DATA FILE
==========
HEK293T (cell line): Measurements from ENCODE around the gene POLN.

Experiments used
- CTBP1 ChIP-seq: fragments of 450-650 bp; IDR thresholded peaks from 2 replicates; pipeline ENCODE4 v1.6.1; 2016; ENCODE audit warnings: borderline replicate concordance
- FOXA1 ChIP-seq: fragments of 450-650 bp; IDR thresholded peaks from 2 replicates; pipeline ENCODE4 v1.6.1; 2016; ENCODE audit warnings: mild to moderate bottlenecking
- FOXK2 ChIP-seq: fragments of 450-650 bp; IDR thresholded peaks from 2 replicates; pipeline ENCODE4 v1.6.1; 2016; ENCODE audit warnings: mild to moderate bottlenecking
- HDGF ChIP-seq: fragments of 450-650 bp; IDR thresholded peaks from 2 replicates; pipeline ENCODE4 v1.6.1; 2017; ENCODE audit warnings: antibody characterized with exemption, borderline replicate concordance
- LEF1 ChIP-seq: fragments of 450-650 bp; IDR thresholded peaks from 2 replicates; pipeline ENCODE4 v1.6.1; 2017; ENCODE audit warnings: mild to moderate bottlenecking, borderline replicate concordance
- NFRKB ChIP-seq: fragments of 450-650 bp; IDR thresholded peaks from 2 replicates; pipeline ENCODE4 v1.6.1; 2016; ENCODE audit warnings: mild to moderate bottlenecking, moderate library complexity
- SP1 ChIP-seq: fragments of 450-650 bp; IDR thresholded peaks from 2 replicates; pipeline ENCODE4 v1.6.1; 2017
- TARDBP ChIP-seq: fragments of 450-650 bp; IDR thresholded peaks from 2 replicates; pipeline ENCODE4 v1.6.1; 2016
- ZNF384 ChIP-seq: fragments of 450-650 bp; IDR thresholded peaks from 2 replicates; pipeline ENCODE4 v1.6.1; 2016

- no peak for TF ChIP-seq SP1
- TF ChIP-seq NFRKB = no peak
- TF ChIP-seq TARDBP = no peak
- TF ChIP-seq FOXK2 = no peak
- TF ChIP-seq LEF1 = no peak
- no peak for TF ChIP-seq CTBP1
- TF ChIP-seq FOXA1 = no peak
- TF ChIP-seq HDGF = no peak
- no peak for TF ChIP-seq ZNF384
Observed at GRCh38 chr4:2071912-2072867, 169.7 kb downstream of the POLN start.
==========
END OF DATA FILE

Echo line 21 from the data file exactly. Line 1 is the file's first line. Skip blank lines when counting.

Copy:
Observed at GRCh38 chr4:2071912-2072867, 169.7 kb downstream of the POLN start.